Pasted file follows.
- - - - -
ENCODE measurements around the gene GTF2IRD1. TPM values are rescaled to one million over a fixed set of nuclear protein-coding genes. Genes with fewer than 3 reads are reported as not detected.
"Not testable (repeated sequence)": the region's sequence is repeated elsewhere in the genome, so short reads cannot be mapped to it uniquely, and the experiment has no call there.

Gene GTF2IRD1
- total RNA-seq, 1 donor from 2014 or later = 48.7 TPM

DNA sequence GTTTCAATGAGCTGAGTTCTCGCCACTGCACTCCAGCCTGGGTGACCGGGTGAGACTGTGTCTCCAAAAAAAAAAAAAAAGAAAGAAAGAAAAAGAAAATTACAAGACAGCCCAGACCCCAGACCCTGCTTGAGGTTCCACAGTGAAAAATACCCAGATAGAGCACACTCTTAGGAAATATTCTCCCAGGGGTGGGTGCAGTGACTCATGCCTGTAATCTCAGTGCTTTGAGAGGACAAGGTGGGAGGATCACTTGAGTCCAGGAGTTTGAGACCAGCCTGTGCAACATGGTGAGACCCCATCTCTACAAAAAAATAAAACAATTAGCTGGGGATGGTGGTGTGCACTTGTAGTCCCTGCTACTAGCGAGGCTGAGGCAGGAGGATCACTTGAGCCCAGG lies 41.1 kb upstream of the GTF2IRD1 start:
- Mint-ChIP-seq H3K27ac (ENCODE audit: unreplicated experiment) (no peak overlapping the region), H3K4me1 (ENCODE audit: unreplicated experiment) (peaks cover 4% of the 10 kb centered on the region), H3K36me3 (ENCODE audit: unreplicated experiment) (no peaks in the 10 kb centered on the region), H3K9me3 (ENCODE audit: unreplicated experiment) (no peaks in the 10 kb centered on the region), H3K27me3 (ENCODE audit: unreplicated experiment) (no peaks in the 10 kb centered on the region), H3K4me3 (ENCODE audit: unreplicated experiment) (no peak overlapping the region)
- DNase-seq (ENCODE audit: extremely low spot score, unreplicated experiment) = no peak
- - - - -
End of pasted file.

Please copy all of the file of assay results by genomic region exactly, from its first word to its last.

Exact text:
ENCODE measurements around the gene GTF2IRD1. TPM values are rescaled to one million over a fixed set of nuclear protein-coding genes. Genes with fewer than 3 reads are reported as not detected.
"Not testable (repeated sequence)": the region's sequence is repeated elsewhere in the genome, so short reads cannot be mapped to it uniquely, and the experiment has no call there.

Gene GTF2IRD1
- total RNA-seq, 1 donor from 2014 or later = 48.7 TPM

DNA sequence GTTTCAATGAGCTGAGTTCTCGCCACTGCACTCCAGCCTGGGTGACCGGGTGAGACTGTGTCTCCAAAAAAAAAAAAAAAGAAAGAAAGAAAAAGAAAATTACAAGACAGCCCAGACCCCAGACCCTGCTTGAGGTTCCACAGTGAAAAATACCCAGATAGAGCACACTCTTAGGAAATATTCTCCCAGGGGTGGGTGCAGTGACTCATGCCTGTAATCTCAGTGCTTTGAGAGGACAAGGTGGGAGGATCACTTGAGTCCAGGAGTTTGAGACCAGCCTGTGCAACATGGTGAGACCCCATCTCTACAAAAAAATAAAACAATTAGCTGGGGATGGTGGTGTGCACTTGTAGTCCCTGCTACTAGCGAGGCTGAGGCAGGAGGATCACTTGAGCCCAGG lies 41.1 kb upstream of the GTF2IRD1 start:
- Mint-ChIP-seq H3K27ac (ENCODE audit: unreplicated experiment) (no peak overlapping the region), H3K4me1 (ENCODE audit: unreplicated experiment) (peaks cover 4% of the 10 kb centered on the region), H3K36me3 (ENCODE audit: unreplicated experiment) (no peaks in the 10 kb centered on the region), H3K9me3 (ENCODE audit: unreplicated experiment) (no peaks in the 10 kb centered on the region), H3K27me3 (ENCODE audit: unreplicated experiment) (no peaks in the 10 kb centered on the region), H3K4me3 (ENCODE audit: unreplicated experiment) (no peak overlapping the region)
- DNase-seq (ENCODE audit: extremely low spot score, unreplicated experiment) = no peak